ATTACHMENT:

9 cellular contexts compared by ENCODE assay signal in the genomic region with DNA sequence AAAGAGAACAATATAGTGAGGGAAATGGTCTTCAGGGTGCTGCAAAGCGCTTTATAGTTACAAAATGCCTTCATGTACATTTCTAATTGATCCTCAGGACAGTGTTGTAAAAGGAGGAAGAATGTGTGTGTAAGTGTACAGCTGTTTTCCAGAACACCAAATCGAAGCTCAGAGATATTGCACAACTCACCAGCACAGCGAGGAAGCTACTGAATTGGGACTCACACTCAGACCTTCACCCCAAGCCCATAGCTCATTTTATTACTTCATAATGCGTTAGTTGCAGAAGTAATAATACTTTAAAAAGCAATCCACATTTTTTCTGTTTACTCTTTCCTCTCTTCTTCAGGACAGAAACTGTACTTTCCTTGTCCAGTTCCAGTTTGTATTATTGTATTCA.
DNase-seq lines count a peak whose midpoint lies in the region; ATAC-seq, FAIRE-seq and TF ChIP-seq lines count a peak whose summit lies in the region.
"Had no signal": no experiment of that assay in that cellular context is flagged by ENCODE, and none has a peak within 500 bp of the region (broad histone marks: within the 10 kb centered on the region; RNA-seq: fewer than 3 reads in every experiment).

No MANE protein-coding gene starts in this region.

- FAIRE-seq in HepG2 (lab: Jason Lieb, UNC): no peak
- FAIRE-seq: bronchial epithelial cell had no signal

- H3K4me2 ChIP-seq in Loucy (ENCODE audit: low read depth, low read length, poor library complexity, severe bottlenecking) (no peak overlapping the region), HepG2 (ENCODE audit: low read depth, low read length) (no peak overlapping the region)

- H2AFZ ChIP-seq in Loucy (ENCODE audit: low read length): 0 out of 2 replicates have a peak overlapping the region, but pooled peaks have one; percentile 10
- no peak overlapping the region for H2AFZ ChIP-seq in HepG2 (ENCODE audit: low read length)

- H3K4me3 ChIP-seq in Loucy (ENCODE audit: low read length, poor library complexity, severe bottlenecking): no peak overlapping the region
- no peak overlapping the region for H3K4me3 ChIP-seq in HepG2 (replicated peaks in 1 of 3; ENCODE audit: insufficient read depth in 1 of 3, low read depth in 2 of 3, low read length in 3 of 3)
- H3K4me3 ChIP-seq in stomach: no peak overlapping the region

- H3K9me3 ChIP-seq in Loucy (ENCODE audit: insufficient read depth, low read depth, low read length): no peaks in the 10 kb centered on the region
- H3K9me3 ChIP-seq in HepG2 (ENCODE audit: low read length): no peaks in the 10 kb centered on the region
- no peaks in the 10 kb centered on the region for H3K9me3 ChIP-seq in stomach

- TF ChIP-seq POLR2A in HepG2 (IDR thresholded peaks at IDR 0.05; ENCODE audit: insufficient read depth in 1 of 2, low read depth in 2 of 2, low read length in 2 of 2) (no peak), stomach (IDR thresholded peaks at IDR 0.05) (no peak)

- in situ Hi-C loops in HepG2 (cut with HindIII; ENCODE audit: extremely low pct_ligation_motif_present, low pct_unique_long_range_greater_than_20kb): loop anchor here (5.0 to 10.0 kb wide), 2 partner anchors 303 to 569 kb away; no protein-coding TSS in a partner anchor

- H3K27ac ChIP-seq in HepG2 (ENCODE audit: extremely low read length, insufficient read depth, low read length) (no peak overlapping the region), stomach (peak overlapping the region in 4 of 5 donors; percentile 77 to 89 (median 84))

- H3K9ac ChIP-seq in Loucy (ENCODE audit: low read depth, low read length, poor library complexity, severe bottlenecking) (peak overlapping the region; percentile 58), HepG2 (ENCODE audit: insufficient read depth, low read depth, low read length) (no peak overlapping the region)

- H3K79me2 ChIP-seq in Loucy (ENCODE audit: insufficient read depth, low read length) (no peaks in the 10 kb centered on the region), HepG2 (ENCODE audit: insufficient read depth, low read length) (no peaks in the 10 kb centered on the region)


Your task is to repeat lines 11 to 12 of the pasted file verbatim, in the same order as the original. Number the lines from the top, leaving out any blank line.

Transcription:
- no peak overlapping the region for H3K4me3 ChIP-seq in HepG2 (replicated peaks in 1 of 3; ENCODE audit: insufficient read depth in 1 of 3, low read depth in 2 of 3, low read length in 3 of 3)
- H3K4me3 ChIP-seq in stomach: no peak overlapping the region